Joyce and Charles Rowse, a retired couple now living in Prescott, have discovered that their lifetime collection of "old things" has not only given them a fascinating interest, but provided them an unexpected nest egg, as well.
Spiraling prices for their kind of country and Middle Western "Americana" have made them aware that their old "stuff" has acquired increasing financial as well as sentimental value. They added pieces over the years out of love and appreciation and never as investment. Yet, the sale of a few items last year paid for a vacation trip.
"I look around this house, and almost everything I see has come from the attic, basement, or barn of some relative, or ancestor, or good friend," Joyce Rowse says. "Every piece has a history, a story, a memory behind it. There, for instance, is my great granmother's tea cart, which was all rickety and wobbly and is now good as new. We found an ad in a magazine for a place that sells new wheels for old carts. So those, and a refinishing job, pout the antique back in service again."
While we visited, the Rowses showed me the desk that Charles and his brother had used when they were schoolboys, the old schoolmaster's desk from Ohio, the little black stove that Charles's mother used to heat here wash water on, and the friend's chest that came from Hutchinson, Kan., in deplorable but redeemable condition.
Also among their possessions they showed an Eastlake Victorian wicker desk and two littler German chairs that the couple had recaned and refinished and the two old oak church pews that now decorate the front entranceway. The patchwork throw over a small round table turned out to be a piece de resistance, since it came from a quilt made by friend Catty Royer's grandmother, put together back in the 1850s of calico from her little daughter's dresses. The black, gray, maroon , and mustard colors have mellowed softly, but the patchworks is intact.
Our tour included an inspection of old English Windsor tavern chairs that had come to their hands via Johnson County, Kan., and which had evoked the comment from husband Charles, "If you buy those old things you'll have to do all the work on them yourself. I won't touch them." He relented later and helped out with the gunky job of refinishing.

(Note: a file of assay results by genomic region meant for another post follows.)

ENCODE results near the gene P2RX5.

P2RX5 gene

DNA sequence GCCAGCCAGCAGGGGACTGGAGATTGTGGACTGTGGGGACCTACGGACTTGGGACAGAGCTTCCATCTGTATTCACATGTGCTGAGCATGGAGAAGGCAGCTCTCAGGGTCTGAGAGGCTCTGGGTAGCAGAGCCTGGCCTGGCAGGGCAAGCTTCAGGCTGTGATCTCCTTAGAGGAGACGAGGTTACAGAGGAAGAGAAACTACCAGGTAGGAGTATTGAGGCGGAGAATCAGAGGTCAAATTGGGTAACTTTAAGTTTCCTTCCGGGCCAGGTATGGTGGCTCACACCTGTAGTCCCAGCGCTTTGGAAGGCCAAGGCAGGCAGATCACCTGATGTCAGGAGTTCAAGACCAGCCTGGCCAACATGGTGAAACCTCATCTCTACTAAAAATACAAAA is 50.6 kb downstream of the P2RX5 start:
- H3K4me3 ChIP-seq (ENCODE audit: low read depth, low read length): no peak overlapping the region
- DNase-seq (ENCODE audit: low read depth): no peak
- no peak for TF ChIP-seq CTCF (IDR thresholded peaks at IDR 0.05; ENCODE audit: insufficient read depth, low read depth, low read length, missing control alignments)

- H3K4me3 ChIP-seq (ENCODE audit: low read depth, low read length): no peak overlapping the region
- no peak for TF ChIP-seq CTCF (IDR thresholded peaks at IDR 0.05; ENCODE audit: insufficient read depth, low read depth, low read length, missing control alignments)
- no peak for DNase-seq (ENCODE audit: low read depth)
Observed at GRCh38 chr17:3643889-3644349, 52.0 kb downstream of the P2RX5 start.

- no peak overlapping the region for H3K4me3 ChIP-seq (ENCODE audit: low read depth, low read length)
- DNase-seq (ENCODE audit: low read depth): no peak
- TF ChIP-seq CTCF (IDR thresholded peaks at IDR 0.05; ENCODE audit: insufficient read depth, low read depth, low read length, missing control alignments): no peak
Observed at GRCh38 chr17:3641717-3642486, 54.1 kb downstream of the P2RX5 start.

We looked at Joyce's mother's old shelf clock, which has been repaired to run once more, at her restored birdcage, polished copper clothes boiler, and myriad other Rowse treasrues that they had accumulated and carefully restored over the years. Their last project was refinishing the four old Thonet bentwood chairs, which Mrs. Rowse had picked up when they were on their way to the Salvation Army. They had been stored for years in a church bell tower and were being tossed out.
Mrs. Rowse admits she had to convert her husband to the joys of renewing old things. For years he looked askance at his wife's collecting penchant. He was chagrined when they retired from Kansas City to a new retirement village in Arkansas, and his wife insisted on hauling every last thing they owned with them.
Still, he saw that restoring all their antiques gave his wife a natural means of meeting and conversing with local artisans, repairmen, dealers of all sorts, and with other collectors who enjoyed old things as much as she did. They helped her meet and make new friends.
When the couple left Arkansas for the milder, sunnier climate of Arizona a couple of years ago, Mrs. Rowse decided to leave some of her collection behind. But once more, the best of the family "heirlooms" moved with them to take up residence in a small cottage in the sunny Southwest.
By that time he had capitulated, and antiquing and antique restoring had become a joint venture. They were in it together, giving new life to assorted old possessions and reaping enourmous satisfaction from it.
Retirement and reduced income suggested curtailment and limitation to them. But they decided instead to use the opportunity to work more with their hands and to develop their imagination and inner resources. They both say that turning something old and broken into a conversation piece of beauty and usefulness has brought them a feeling of accomplishment and joy. They never cease to wonder at all they manage to do.
They both smile when they hear the call to conserve and save energy, because they have been conserving all their lives. "We married during the depression, and when we had $150 saved up between us we started our family. We could never afford the antiques, but we could afford all those inexpensive but interesting bits of Americana that people are now viewing with newly appreciative eyes."
For the Rowses, their restored treasures not only help a new house seem like home sweet home, but give them an ongoing hobby and a bit of financial leverage that is a bonus to the fun they've had collecting and renewing.